Kings and Usurpers in the Seleukid Empire : the men who would be king
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Kings and Usurpers in the Seleukid Empire : the men who would be king / Boris Chrubasik.
|Main author:||Chrubasik, Boris, (Author)|
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Table of Contents:
- Cover; Kings and Usurpers in the Seleukid Empire: The Men who would be King; Copyright; Preface; Contents; List of Illustrations; List of Maps; List of Abbreviations; Introduction; 0.1 Prologue: The Death of a King; 0.2 A HISTORY OF KINGS AND USURPERS; 0.3 USURPATION AS AN INTERPRETATIVE MODEL; 0.3a Talking about Usurpers and the Choice of Words; 0.3b Writing Usurpation; 0.3c The Use of Coinage and Royal Images; 1: Central and Local Power in the Seleukid Empire; 1.1 Dynasts in all the Land; 1.1a Dynasts in the Western Empire: Pergamon and Philomelion
- 1.1b Dynasts in the East: Baktria, Parthia, and the Persis1.1c Dynasts beyond the Third Century; 1.2 The Strength of Local Power; 1.2a Return to Asia Minor; 1.2b The Agents on the Spot; 1.3 Between Central and Local Power; 1.4 Conclusion; 1.4a Beyond Peripheries and Local Power; 2: Usurpers in Asia Minor: The Third Century; 2.1 Late Third-Century Asia Minor and the Loss of Seleukid Control, c.246-213; 2.1a Prelude: Ptolemaic Resurgence, and the Galatian Tribes; 2.1b A Royal Usurper: Antiochos Hierax; 2.1c The Cousin `Left Behind by the King:́ Achaios; 2.2 Becoming King in Asia Minor
- 2.2a Kingship by Descent: Antiochos Hierax2.2b Kingship by Success: Achaios; 2.2c Usurpers and the Ptolemaic Kings; 2.3 Royal Success in Asia Minor: The Limits of the Seleukid Family; 2.3a Between Family and Individuality; 3: Usurpers in the Levant and Beyond: The Second Century; 3.1 A History of the Seleukid Empire in the Mid-Second Century, c.162-123; 3.1a Timarchos; 3.1b Alexander Balas; 3.1c Antiochos VI and Tryphon; 3.1d Alexander Zabinas; 3.1e The Levant in the Second Century: Conclusion; 3.2 Images of Kingship: The Royal Offers; 3.2a Prelude: The Origins of Usurpers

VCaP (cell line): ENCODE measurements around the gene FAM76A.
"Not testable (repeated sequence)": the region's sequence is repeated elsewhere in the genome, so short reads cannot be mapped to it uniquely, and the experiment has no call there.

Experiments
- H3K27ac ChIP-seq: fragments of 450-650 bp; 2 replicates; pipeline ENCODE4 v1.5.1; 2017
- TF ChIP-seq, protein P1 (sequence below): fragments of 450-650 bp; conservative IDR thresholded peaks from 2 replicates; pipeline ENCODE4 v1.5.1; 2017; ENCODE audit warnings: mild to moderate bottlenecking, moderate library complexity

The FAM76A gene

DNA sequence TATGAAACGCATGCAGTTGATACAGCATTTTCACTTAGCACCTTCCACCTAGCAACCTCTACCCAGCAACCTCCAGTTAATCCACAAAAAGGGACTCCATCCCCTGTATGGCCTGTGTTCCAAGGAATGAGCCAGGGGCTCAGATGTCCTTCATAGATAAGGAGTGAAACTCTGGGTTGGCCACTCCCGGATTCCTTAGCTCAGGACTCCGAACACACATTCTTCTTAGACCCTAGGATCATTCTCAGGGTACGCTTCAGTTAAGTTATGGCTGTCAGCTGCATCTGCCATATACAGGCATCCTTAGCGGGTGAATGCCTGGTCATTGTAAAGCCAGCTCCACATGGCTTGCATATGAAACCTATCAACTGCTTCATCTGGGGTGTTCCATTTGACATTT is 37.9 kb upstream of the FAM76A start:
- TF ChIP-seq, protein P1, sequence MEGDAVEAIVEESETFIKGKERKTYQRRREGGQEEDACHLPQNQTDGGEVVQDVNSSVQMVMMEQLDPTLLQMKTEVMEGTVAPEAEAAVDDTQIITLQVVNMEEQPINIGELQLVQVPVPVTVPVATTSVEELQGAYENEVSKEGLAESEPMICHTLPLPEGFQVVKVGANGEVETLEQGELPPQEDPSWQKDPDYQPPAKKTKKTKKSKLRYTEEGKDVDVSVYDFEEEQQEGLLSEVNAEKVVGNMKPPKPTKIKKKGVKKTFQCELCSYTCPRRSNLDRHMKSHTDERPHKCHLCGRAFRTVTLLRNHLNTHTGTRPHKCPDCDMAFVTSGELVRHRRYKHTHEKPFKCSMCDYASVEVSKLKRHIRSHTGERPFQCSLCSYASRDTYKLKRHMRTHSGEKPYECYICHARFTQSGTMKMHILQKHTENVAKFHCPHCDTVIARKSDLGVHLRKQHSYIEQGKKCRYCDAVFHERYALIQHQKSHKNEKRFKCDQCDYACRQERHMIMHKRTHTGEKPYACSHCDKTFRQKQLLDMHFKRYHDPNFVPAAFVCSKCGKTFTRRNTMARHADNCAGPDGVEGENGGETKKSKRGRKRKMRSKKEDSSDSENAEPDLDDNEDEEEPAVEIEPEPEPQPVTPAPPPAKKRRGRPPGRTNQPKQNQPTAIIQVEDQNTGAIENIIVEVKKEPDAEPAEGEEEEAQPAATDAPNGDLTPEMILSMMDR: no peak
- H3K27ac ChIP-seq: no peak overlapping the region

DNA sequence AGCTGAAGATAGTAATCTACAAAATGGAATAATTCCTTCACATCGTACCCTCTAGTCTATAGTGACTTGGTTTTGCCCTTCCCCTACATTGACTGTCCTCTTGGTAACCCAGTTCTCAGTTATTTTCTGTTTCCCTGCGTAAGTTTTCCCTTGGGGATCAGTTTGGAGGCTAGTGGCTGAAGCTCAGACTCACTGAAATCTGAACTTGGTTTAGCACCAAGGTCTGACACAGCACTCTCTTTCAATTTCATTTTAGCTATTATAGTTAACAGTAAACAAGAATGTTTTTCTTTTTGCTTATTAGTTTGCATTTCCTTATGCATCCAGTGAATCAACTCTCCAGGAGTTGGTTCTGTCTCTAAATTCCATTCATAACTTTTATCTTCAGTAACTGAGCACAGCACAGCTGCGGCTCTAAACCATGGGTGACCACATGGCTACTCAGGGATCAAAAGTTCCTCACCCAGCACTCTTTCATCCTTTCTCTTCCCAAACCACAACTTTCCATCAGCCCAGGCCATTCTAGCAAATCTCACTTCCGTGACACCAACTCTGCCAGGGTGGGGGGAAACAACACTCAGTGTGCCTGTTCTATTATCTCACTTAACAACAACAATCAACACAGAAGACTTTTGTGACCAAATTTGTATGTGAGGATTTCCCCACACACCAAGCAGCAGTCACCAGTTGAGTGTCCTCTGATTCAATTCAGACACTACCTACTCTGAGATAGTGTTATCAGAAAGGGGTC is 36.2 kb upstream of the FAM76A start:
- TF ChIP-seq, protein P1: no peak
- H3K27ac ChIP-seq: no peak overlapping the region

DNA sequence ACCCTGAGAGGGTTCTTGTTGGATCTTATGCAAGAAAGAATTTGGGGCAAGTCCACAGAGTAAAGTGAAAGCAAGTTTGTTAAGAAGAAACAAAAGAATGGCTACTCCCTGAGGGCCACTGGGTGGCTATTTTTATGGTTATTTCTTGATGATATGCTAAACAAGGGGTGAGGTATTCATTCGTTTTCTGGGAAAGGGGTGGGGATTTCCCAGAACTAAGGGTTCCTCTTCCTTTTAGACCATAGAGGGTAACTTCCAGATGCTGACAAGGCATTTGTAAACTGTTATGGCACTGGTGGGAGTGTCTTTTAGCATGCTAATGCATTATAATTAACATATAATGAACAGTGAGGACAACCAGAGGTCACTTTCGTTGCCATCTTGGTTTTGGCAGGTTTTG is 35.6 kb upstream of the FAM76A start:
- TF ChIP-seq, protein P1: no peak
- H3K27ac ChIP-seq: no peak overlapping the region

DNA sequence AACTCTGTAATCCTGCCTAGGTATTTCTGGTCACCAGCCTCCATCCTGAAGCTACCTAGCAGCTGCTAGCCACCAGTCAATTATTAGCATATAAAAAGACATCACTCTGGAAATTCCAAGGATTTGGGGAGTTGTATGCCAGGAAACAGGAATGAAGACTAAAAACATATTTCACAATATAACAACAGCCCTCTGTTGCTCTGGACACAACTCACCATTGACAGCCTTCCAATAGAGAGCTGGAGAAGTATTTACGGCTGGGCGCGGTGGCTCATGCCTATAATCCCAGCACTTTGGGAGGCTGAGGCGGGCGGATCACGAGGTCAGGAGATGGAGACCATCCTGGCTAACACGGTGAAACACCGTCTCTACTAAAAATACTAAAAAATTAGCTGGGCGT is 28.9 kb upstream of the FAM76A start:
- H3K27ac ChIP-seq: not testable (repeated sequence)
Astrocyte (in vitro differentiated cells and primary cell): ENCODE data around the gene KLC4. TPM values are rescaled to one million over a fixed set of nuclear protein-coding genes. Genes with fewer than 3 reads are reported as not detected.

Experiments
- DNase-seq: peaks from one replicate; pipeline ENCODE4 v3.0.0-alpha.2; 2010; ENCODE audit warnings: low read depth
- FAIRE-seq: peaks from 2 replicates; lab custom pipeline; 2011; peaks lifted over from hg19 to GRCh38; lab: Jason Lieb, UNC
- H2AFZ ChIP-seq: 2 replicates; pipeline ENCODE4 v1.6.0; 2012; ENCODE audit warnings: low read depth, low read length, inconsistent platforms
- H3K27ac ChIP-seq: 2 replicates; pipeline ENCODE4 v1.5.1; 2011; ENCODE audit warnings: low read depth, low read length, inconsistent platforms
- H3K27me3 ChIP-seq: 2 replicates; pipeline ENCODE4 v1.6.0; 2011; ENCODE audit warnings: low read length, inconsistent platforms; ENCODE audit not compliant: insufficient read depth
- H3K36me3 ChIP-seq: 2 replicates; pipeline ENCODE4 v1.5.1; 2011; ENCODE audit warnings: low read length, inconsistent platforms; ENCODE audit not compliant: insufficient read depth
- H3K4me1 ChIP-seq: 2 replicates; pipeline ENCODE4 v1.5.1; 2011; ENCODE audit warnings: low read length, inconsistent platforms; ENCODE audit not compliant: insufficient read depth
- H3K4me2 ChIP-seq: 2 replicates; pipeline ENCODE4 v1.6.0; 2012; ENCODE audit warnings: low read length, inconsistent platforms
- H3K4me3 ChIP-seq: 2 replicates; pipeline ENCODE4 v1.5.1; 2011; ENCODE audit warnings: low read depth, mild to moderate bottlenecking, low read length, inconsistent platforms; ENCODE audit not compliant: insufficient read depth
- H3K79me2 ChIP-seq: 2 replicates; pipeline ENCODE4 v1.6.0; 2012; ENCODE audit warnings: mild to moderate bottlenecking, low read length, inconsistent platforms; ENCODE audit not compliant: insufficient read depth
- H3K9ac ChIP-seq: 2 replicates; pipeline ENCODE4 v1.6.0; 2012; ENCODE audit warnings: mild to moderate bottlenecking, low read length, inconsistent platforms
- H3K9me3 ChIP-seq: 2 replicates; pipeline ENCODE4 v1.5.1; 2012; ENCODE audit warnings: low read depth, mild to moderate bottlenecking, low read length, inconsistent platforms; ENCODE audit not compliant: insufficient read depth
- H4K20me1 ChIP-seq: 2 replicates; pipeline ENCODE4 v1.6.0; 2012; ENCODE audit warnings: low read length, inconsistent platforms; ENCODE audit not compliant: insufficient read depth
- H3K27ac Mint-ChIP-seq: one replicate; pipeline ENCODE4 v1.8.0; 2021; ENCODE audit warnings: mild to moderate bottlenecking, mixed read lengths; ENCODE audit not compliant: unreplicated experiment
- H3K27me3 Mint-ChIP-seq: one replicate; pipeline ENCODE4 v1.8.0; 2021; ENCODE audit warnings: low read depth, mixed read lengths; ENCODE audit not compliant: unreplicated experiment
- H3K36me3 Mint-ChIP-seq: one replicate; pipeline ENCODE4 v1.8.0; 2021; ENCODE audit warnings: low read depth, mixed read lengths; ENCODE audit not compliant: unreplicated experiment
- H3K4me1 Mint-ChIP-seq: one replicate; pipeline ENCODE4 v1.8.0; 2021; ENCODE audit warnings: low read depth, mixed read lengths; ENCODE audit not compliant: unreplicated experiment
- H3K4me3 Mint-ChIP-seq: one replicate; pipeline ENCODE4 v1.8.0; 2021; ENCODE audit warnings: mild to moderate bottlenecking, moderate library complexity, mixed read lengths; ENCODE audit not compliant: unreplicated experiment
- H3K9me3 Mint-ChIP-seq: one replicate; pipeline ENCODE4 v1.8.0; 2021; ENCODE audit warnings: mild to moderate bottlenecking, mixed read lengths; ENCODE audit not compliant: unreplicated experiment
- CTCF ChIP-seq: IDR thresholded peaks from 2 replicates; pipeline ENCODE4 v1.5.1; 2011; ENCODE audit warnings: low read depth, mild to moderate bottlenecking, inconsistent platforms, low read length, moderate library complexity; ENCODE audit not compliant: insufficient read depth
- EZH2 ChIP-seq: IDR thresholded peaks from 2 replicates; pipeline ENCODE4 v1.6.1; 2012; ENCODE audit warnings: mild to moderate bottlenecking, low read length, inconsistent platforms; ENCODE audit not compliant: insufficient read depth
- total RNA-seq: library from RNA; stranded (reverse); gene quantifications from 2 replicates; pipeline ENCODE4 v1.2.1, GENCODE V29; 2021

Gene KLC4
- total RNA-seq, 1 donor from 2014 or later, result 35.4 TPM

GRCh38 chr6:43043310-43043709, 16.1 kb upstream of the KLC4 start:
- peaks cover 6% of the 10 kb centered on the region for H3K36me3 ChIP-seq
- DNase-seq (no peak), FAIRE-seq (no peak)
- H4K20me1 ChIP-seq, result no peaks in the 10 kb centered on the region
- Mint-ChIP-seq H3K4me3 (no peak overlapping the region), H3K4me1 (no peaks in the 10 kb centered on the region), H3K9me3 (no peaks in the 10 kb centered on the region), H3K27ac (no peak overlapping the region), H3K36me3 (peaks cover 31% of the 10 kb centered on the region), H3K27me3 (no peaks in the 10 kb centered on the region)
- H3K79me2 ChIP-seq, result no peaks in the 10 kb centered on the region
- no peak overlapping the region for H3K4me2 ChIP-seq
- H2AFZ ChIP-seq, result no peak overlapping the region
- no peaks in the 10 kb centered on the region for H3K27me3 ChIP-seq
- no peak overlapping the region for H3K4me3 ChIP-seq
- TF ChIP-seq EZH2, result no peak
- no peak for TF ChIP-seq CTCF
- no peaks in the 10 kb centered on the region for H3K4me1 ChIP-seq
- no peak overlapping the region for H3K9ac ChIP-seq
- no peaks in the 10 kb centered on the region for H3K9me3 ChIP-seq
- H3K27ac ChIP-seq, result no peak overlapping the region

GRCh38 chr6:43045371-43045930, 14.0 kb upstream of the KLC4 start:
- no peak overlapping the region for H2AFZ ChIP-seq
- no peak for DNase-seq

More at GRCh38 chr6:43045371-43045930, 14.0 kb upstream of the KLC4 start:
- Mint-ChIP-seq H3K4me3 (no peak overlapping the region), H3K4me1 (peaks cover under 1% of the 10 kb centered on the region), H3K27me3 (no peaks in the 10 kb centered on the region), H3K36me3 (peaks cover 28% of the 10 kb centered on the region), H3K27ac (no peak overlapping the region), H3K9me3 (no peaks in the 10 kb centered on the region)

- 3.2b Timarchos: A Peripheral Great King3.2c Tryphon: Guardian and Self-made King; 3.2d Alexander Balas: Former Kingś Friends and the Image of Alexander; 3.2e Alexander Zabinas and a Deceased King; 3.2f External Support of Royal Offers; 3.2g The Royal Offers: A Summary; 3.3 The Reception of Royal Offers: When Audiences Become Agents; 3.3a Choice: The Politicization of Audiences; 3.3b The Makkabees and Judaea; 3.3c Cities: Antiocheia, Sidon, and Tyre; 3.3d The Army; 3.4 Usurpers in the Second Century: Conclusion; 4: Usurpers in the Seleukid Empire; 4.1 The Origin of Usurpers
- 4.1a Competitors for the Diadem4.1b The Place of Usurpation: Centre, Periphery, and the Crisis of the Dynasty; 4.1c The Images of Kingship; 4.1d Usurpers as Kings; 4.2 Royal Reaction: Punishment, Pardon, and Adaptation; 4.2a Beyond Royal Reaction: Usurpers ́Transformation into Tyrants; 5: Kings in the Seleukid Empire: A Story of Usurpation, Monarchy, and Power; 5.1 Power and Kingship in the Seleukid Empire; 5.2 Kings and Empires: Assessing the Seleukid State; 5.3 Kings, Empires, Seleukids, and Beyond: An Epilogue; Appendices